Typhoon swerves toward central Japanese islands after dumping rain on Okinawa, injuring 30

A strong typhoon swerved toward Japan's heavily populated central islands on Wednesday after it slammed through Okinawa, dumping heavy rain, knocking out power and injuring at least 30 people.

Typhoon Neoguri left toppled trees, flooded cars and bent railings on the southern island, which experienced its heaviest rainfall in a half century, according to the Okinawan government.

One of the biggest storms to hit during Japan's summer, Neoguri was forecast to hit Kyushu island on Thursday. Then it could travel across the main island of Honshu, which includes the major cities of Tokyo, Kyoto and Osaka.

Kyushu's Fukuoka Prefecture issued warnings for strong winds, high tides and heavy rains, and advised people to stay indoors as much as possible.

The torrents of rainfall expected could trigger landslides and floods, and much of eastern Japan was at risk of experiencing lightning and tornadoes.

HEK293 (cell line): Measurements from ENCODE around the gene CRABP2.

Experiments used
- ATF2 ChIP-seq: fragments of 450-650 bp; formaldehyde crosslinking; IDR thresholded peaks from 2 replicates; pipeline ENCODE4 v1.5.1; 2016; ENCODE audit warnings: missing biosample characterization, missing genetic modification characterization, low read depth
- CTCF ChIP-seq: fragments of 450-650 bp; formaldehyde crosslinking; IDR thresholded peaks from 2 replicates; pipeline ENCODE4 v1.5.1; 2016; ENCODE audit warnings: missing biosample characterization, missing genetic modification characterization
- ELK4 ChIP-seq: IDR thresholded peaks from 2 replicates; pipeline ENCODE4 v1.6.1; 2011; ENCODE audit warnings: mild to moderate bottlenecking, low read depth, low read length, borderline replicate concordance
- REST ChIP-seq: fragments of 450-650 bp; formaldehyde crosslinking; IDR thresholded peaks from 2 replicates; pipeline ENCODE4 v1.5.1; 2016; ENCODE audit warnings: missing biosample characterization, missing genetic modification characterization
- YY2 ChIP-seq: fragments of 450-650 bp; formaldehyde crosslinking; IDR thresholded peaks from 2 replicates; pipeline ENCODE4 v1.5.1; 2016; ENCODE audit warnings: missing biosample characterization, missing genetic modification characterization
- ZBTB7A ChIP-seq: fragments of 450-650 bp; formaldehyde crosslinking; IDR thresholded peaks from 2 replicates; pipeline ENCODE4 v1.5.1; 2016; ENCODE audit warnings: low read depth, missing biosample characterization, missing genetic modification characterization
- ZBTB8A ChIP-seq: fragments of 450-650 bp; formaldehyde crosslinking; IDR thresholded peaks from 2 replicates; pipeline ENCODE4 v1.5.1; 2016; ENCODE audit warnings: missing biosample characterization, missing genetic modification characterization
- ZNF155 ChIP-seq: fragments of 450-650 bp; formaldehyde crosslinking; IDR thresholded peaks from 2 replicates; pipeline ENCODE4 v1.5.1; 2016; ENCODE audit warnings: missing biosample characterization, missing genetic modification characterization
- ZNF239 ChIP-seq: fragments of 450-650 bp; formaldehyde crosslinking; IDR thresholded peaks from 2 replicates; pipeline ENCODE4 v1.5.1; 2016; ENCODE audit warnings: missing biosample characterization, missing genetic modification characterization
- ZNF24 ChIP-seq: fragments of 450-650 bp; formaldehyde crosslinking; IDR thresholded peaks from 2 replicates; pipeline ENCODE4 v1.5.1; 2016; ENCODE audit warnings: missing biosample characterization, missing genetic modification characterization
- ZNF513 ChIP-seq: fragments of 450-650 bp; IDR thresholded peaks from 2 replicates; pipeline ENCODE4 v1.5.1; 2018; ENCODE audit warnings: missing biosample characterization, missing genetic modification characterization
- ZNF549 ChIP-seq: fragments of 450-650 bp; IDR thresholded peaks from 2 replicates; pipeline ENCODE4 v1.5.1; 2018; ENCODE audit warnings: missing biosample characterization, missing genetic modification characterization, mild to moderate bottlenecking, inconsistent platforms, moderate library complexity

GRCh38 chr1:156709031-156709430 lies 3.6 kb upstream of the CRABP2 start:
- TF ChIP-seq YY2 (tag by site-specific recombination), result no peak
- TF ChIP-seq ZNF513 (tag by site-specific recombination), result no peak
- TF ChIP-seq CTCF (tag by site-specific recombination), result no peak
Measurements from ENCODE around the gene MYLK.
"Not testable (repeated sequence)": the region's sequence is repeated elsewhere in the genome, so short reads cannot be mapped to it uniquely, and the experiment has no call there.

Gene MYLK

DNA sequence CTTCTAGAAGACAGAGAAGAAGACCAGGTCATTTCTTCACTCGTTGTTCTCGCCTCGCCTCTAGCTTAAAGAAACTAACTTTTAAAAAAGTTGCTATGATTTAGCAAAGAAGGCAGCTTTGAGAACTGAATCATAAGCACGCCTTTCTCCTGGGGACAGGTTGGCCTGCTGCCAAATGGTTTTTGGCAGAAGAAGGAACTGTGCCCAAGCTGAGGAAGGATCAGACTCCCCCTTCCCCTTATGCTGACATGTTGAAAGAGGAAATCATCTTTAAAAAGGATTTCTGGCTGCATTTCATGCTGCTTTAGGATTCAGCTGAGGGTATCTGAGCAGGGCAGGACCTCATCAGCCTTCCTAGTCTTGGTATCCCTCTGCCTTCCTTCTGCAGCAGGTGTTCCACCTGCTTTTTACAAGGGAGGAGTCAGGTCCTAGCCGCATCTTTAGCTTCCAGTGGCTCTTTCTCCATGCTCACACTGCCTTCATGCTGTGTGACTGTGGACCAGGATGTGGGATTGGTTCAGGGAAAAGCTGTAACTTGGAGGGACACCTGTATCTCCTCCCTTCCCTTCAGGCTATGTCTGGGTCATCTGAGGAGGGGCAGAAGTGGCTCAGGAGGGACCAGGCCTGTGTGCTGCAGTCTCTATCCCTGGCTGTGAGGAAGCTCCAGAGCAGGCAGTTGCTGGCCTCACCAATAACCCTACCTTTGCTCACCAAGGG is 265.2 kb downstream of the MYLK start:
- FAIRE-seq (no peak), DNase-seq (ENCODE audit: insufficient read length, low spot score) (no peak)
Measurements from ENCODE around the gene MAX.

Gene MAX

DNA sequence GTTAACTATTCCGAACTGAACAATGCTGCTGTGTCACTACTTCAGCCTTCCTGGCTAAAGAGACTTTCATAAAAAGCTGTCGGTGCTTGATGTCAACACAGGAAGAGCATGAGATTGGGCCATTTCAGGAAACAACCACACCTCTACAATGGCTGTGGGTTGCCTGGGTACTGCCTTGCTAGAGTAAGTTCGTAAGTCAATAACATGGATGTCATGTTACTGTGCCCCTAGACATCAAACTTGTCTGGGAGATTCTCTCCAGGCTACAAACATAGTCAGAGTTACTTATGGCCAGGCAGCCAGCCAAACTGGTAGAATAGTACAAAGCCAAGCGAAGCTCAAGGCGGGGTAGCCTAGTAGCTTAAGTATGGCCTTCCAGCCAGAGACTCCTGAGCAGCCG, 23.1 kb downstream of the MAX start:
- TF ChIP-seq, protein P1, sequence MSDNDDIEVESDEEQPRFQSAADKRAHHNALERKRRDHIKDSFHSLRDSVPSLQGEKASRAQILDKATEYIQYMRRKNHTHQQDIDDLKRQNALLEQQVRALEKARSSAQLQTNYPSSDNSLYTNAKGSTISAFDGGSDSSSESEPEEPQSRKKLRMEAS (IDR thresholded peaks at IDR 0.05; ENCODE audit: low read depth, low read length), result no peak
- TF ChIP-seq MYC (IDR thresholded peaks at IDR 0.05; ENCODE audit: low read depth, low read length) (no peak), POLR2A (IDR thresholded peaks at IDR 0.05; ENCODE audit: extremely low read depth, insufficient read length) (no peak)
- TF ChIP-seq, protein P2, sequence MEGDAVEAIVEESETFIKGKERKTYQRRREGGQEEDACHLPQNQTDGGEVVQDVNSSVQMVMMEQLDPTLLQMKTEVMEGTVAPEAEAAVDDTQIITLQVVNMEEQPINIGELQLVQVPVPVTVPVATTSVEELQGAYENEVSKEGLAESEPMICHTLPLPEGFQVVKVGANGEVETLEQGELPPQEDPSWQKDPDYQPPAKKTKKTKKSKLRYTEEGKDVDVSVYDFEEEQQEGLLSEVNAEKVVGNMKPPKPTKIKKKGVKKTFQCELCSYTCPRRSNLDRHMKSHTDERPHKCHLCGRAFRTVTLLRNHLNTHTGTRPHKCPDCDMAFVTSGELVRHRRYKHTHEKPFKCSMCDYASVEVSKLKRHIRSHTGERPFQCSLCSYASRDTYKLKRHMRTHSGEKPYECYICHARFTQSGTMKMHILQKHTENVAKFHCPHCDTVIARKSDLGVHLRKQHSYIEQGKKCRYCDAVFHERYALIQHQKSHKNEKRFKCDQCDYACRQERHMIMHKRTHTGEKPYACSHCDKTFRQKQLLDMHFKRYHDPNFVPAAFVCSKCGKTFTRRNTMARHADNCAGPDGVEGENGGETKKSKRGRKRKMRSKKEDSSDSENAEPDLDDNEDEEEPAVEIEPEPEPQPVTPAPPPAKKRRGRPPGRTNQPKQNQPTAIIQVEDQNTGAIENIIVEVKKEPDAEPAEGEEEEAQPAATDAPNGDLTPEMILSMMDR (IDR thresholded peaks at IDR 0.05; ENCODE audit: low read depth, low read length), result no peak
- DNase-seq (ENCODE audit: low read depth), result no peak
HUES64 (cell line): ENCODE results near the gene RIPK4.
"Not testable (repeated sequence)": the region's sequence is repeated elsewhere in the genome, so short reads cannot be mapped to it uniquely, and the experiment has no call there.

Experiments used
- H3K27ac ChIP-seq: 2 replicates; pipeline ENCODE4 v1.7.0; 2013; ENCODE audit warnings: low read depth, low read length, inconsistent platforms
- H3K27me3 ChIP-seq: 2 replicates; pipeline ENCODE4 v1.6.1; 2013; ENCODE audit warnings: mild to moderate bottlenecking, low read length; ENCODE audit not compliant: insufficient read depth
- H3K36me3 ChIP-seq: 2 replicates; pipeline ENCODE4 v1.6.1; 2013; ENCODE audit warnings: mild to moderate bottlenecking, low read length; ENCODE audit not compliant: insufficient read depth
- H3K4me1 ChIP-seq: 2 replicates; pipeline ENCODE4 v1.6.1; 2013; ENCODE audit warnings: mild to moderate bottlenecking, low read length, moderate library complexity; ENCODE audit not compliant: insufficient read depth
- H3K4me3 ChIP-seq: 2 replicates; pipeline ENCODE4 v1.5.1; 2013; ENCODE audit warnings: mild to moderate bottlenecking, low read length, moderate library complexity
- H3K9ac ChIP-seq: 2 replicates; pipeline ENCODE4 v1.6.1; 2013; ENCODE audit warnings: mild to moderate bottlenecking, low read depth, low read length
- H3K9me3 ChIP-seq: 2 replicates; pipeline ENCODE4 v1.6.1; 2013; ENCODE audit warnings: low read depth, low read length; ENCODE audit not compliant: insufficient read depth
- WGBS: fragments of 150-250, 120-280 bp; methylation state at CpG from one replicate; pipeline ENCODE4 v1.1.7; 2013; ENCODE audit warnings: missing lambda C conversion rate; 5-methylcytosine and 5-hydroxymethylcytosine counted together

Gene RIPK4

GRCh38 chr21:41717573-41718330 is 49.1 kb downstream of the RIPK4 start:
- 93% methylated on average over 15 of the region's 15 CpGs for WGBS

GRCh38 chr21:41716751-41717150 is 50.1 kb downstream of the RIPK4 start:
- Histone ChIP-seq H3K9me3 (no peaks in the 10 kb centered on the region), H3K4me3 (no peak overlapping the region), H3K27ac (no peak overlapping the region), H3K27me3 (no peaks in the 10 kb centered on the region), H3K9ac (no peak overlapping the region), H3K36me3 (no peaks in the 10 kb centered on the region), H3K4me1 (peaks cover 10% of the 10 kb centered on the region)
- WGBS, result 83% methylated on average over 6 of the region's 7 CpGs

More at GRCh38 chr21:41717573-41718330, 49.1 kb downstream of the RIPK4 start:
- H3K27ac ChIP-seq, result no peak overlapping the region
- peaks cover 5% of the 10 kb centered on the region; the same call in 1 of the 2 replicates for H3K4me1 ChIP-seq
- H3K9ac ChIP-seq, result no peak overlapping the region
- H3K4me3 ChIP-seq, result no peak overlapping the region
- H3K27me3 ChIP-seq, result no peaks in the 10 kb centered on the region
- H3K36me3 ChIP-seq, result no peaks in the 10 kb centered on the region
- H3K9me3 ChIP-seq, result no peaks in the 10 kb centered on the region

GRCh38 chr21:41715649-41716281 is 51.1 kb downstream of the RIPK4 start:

On Okinawa, nearly 38,000 homes were still without power. At its peak, Tuesday, more than 105,000 homes were without power.

The Okinawan government raised the injury toll to 30 Wednesday, from 17 the day before, two of them seriously. A man was reported missing from a fishing boat in rough seas off Kyushu to the north.

Neoguri, which means "raccoon dog" in Korean, was moving northward at 15 kilometers an hour (9 mph) packing sustained winds of 108 kilometers an hour (67 mph) by evening, the Japan Meteorological Agency said.

The main airport on Okinawa, Naha, reopened Wednesday, although some morning flights were canceled. Spokesman Takumi Higa said no damage has been reported.

Airports in Kyushu were still open, but late flights were canceled, and additional cancellations may be in the works.

Japan Airlines, the nation's flagship carrier, cancelled 11 flights for Wednesday mostly flights leaving Tokyo for Kyushu, said spokesman Kentaro Nakamura.


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